10 Early Warning Signs of Alzheimer's and Dementia
Last updated 8/28/2016 at 7:10pm | View PDF
Senior Helpers, a provider of personalized in-home senior care, shared 10 telltale signs a loved one may be living with Alzheimer's or dementia. With Baby Boomers now reaching age 65 and an individual diagnosed with the disease every 66 seconds, the number of people diagnosed with the disease is expected to escalate rapidly over the coming years.
According to Senior Helpers, recognizing and differentiating normal aging from symptoms associated with the disease will help caregivers and their loved ones identify the disease and develop a care plan sooner.
Leeza Gibbons, New York Times bestselling author and caregiver to both her mother and grandmother who lived with the disease, understands how challenging it can be to identify the signs of Alzheimer's or dementia.
"Life doesn't always go as planned," said Gibbons. "The people we love get sick and that is often when we face our biggest moment of truth. My mom was relatively young, just 55 years-old, when she started showing signs of the disease, including forgetfulness and behavioral issues with hygiene."
In an effort to help families identify if a loved one may be living with Alzheimer's or dementia, Senior Helpers offers the following 10 signs to look for:
1. Memory Loss: Does your loved one experience trouble remembering NEW information or memory loss that disrupts daily life, such as forgetting important dates and events or asks for the same information repeatedly?
Normal aging: Occasionally forgetting names or appointments, but remembering them later.
2. Challenges planning and problem solving: Does he or she display difficulty with complex mental assignments, like following a recipe or with tasks that involve numbers, such as paying monthly bills?
Normal aging: Makes occasional errors during tasks like balancing a checkbook.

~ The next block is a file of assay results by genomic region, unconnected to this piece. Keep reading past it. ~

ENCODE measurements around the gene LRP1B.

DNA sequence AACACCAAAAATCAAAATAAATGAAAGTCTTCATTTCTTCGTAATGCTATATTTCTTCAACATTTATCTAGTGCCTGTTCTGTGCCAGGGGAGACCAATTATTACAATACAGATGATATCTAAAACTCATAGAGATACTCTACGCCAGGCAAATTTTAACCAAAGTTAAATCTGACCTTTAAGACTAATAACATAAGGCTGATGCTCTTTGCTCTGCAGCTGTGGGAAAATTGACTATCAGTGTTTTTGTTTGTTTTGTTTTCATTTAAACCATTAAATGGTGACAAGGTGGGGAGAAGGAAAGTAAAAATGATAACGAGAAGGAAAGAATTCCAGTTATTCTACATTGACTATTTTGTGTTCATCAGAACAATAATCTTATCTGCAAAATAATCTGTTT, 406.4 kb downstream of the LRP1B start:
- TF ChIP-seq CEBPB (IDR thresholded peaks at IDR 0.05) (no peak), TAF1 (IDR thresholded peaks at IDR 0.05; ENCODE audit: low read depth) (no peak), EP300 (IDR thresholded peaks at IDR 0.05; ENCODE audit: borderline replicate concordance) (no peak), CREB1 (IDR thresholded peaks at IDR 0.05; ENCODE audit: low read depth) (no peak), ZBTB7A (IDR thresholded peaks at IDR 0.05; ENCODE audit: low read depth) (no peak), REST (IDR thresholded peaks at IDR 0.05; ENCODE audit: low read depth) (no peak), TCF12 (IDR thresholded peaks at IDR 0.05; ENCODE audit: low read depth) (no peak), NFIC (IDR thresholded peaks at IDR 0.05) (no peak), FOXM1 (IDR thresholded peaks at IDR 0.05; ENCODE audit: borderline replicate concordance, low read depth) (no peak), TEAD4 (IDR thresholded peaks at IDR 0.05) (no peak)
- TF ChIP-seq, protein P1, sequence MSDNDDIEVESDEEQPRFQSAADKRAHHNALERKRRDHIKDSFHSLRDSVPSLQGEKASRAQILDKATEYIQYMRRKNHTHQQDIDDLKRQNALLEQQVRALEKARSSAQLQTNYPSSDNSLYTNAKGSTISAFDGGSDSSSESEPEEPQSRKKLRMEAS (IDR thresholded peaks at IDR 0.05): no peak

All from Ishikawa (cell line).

3. Difficulty completing familiar tasks: Have you witnessed him/her have trouble completing familiar tasks, such as driving to a favorite location, brushing their teeth or getting dressed?
Normal aging: Occasionally needs help to use the settings on a microwave or to record a TV show.
4. Confusion with time or place: Does he/she lose track of dates, seasons and time, or forget where they are or how they got there?
Normal aging: Experiencing initial confusion about the day of the week but figuring it out later.
5. Vision problems: Does he/she experience difficulty reading, judging distance and determining color or contrast? This may even include not realizing he/she is looking into the mirror.
Normal aging: Problems with vision changes related to cataracts.
6. Problems with speaking or writing: Does your loved one display trouble following or joining a conversation, and even repeat himself/herself or forget what they're talking about mid-conversation. Do you notice him/her being unable to find the right word or calling things by the wrong name?
Normal aging: Sometimes has trouble finding the right word.
7. Misplaces things and has trouble retracing steps: Do they sometimes put things in unusual places or are known to accuse others of stealing. This could also result in trouble retracing their steps.
Normal aging: Misplaces things from time to time, like glasses or keys.
8. Decreased or poor judgment: Does the individual illustrate poor judgment when dealing with money, or pay less attention in grooming or keeping himself or herself clean?
Normal aging: Makes a bad decision occasionally, such as an overly expensive purchase.
9. Withdrawal from work or social activities: Has your loved one begun removing himself/herself from social activities, hobbies, work place, etc.?
Normal aging: Sometimes feels weary of work, family and social obligations.
10. Changes in mood and personality: Does he/she become confused, suspicious, depressed, fearful or anxious? This sign may also result in becoming upset at home, work, with friends or any place they are out of their comfort zone.
Normal aging: Develops specific ways of doing things and becomes irritable when a routine is disrupted.
For more information on Alzheimer's and dementia care, visit http://www.seniorhelpers.com.